In the popular mind, two stereotypes confront each other as opposites. The chess player and the poet. One, all cold calculation, scheming, powered by hyper-conscious logic with no heart… The other… well, you know how we poets are romantically meant to be. Now think again.
The chess playing mind, like the writer’s, lives in possibilities, great branching arrays of them. If I do this, then… the answer will be A or B or C. If A, then… this or that or this, but if B… So on, out in fractal patterns till, by the sixth or seventh move ahead, you are juggling alternative universes, courting uncertainties, holding all the possible worlds in suspension. Keats might recognise this: Negative Capability.
And of course, it’s beautiful. Aren’t even the freest of free verse poems clicked into place by a sense of a pattern emerging?
… the cut-glass combinations on a waiter’s silver tray
of poise and tremor, upheld,
tinkling, nothing spilled yet but angles of light…
Those are lines about my father’s last months, when most everyday abilities had deserted him, but he could still dwell freely in those five-or-six-moves-ahead combinations in chess.
It is not that chess is full of meanings. Quite the opposite. But paradoxically it may be this transparency, the sense of angles of light playing through facets of glass, that attracts so many cultural resonances to chess – all the way from the (for me) hugely civilised image of chess boards laid out for any one to play in public places… through to Death’s appearance at the chessboard in The Seventh Seal. Sometimes they merge a little. Looking at those middle-European old men deep in the trance of the game, they seem to have stepped a little outside time, language and history. Or maybe the game they are playing, unbeknownst to us, is history?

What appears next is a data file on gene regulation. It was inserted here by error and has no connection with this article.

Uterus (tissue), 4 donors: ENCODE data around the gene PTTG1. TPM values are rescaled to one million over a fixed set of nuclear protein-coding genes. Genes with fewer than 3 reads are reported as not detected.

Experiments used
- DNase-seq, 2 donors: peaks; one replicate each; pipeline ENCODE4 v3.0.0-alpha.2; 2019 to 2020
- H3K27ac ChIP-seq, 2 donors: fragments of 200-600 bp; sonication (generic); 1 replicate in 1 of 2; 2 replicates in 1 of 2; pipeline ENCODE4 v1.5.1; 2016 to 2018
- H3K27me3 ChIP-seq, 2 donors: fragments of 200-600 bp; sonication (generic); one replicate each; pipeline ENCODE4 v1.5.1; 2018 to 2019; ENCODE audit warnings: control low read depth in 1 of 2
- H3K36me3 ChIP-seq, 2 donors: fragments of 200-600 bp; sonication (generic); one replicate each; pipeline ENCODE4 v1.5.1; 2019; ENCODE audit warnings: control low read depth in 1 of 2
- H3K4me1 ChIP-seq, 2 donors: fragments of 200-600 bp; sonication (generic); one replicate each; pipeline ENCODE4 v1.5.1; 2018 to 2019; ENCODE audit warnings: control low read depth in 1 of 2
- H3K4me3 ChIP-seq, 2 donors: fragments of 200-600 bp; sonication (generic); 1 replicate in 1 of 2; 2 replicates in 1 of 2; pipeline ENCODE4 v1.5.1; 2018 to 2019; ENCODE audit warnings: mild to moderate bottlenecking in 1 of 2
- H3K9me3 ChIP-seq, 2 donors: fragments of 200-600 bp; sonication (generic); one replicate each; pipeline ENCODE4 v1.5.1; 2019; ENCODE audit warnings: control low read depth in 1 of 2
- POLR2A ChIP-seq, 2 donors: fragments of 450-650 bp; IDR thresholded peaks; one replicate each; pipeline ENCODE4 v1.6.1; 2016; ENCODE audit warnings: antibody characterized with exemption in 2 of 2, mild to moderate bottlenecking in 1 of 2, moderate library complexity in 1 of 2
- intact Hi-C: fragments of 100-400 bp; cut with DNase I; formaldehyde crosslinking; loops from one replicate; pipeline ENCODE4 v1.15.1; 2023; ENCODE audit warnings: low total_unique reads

It may be inevitable, given its antiquity, its ability to cross frontiers, to be played in peace and war, that chess seems more than a game. Or, contrariwise, that to see the hierarchies of king and queen and court reduced to counters reminds us that in some stepped-one-step-back perspective many things that seem urgent to us might appear like a game. Much like the formal play of poetry itself, it undoes our everyday distinctions between the serious and the playful, and between artifice and truth.
Am I a chess player? I was. Somewhere I have a little tarnished silver cup: Devon under-15 champion. I didn’t continue. My body knew that eight-hour sessions crouched with the ticking of clocks, among old men and scary pale little boys like myself, was not what it needed. Besides, the one-to-one combat of it seemed not quite the point. (Don’t get me wrong: I quite like winning. But I also know it’s a distraction; fundamentally, it’s not the point.) I wanted to be playing possibilities, the game of what-ifs, with the whole world, and with all the senses. Where else could that lead but to stories, and to fiction, and to poetry?
Philip Gross’s ‘The Players’ was published in The Poetry Review, 104:2.